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Archives for July 2014

Industry Analysis: Banking – Part 1

First a warning – Banking is not within my circle of competence. This post is an attempt to put forward whatever little I have studied and know about this industry. It’s now upon you to build on the same and learn more about how this industry works.

About Banking
Wikipedia defines a bank as…

…a financial intermediary that accepts deposits and channels those deposits into lending activities, either directly by loaning or indirectly through capital markets. A bank links together customers that have capital deficits and customers with capital surpluses.

Banks have come a long way from the temples of the ancient world, but their basic business practices have not changed.

Banks issue credit to people who need it, but demand interest on top of the repayment of the loan. Although history has altered the fine points of the business model, a bank’s purpose is to make loans and protect depositors’ money. Even if the future takes banks completely off your street corner and onto the internet, or has you shopping for loans across the globe, the banks will still exist to perform this primary function.

Now, due to their importance in the financial system and influence on national economies, banks are highly regulated in most countries.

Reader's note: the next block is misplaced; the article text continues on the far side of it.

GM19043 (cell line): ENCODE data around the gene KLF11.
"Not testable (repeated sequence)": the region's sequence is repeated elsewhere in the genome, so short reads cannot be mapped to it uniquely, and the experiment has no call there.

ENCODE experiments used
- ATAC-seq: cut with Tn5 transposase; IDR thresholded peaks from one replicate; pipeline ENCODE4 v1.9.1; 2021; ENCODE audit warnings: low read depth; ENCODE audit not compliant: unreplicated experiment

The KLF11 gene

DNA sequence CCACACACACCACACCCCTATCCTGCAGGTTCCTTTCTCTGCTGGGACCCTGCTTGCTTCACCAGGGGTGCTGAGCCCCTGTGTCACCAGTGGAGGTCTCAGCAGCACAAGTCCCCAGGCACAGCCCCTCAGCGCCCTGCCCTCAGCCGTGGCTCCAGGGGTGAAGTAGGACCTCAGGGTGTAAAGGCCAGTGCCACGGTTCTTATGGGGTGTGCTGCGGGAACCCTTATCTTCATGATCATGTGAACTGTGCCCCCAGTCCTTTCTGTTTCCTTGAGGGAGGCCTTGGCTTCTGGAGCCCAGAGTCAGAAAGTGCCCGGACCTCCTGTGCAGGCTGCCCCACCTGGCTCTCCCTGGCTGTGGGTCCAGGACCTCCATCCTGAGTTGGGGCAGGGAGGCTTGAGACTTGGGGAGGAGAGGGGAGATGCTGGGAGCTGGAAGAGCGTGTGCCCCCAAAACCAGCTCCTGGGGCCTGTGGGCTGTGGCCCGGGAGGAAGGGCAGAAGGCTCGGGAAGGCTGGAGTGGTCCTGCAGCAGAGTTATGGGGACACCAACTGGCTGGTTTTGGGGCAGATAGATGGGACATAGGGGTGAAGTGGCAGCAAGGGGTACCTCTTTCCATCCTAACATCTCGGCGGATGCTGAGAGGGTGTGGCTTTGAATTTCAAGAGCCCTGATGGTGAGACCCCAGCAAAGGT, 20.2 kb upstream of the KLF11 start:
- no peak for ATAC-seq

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How to Identify Managers Who Can Run Away With Your Money

One of the first written codes of law in recorded history come from Hammurabi, who ruled the kingdom of Babylon 1,750 years before Jesus walked the earth.

He is known for the set of laws called Hammurabi’s Code, which were written almost 3,800 years ago, and were inscribed on stone tablets standing over eight feet tall. Owing to his reputation in modern times as an ancient law-giver, Hammurabi’s portrait is in many government buildings throughout the world.

Here is one of the several laws that Hammurabi formulated in his times…

If a builder builds a house for a man and does not make its construction firm, and the house which he has built collapses and causes the death of the owner of the house, that builder shall be put to death.

Well, if Hammurabi’s Code was to be implemented in today’s times, we would have seen a lot of corporate managers being taken to task in the ways the law suggested.

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One Big Investing Lesson from Bhagavad Gita

Karmanye vadhikaraste, ma phaleshou kada chana,
Ma karma phala hetur bhurmatey sangostva akarmani

This verse is from Bhagavad Gita, where Lord Krishna explains Arjuna to him to perform his duties, as the latter was not willing to fight the epic war of Mahabharata.

Karmanye vadhikaraste, ma phaleshou kada chana – You have the right to perform your actions, but you are not entitled to the fruits of the actions.

Ma karma phala hetur bhurmatey sangostva akarmani – Do not let the fruit be the purpose of your actions, and therefore you won’t be attached to not doing your duty.